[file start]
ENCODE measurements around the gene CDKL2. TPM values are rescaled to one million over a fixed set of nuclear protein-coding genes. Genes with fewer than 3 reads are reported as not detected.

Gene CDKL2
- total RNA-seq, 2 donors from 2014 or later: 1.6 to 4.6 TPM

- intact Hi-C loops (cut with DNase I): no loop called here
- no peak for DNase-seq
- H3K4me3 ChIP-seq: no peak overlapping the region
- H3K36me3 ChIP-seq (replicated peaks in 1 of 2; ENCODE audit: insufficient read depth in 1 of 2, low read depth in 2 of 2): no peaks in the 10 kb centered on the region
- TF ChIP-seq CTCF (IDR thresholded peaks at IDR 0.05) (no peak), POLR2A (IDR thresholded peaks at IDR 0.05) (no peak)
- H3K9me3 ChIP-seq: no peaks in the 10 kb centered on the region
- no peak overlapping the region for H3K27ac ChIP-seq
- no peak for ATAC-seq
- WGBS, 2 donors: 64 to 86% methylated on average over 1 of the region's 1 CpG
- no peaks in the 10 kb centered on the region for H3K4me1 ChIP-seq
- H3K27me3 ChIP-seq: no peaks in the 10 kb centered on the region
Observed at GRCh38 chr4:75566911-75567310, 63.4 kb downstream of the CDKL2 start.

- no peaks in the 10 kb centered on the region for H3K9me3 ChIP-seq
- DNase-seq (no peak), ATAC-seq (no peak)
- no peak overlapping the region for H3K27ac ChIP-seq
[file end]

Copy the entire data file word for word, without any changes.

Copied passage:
ENCODE measurements around the gene CDKL2. TPM values are rescaled to one million over a fixed set of nuclear protein-coding genes. Genes with fewer than 3 reads are reported as not detected.

Gene CDKL2
- total RNA-seq, 2 donors from 2014 or later: 1.6 to 4.6 TPM

- intact Hi-C loops (cut with DNase I): no loop called here
- no peak for DNase-seq
- H3K4me3 ChIP-seq: no peak overlapping the region
- H3K36me3 ChIP-seq (replicated peaks in 1 of 2; ENCODE audit: insufficient read depth in 1 of 2, low read depth in 2 of 2): no peaks in the 10 kb centered on the region
- TF ChIP-seq CTCF (IDR thresholded peaks at IDR 0.05) (no peak), POLR2A (IDR thresholded peaks at IDR 0.05) (no peak)
- H3K9me3 ChIP-seq: no peaks in the 10 kb centered on the region
- no peak overlapping the region for H3K27ac ChIP-seq
- no peak for ATAC-seq
- WGBS, 2 donors: 64 to 86% methylated on average over 1 of the region's 1 CpG
- no peaks in the 10 kb centered on the region for H3K4me1 ChIP-seq
- H3K27me3 ChIP-seq: no peaks in the 10 kb centered on the region
Observed at GRCh38 chr4:75566911-75567310, 63.4 kb downstream of the CDKL2 start.

- no peaks in the 10 kb centered on the region for H3K9me3 ChIP-seq
- DNase-seq (no peak), ATAC-seq (no peak)
- no peak overlapping the region for H3K27ac ChIP-seq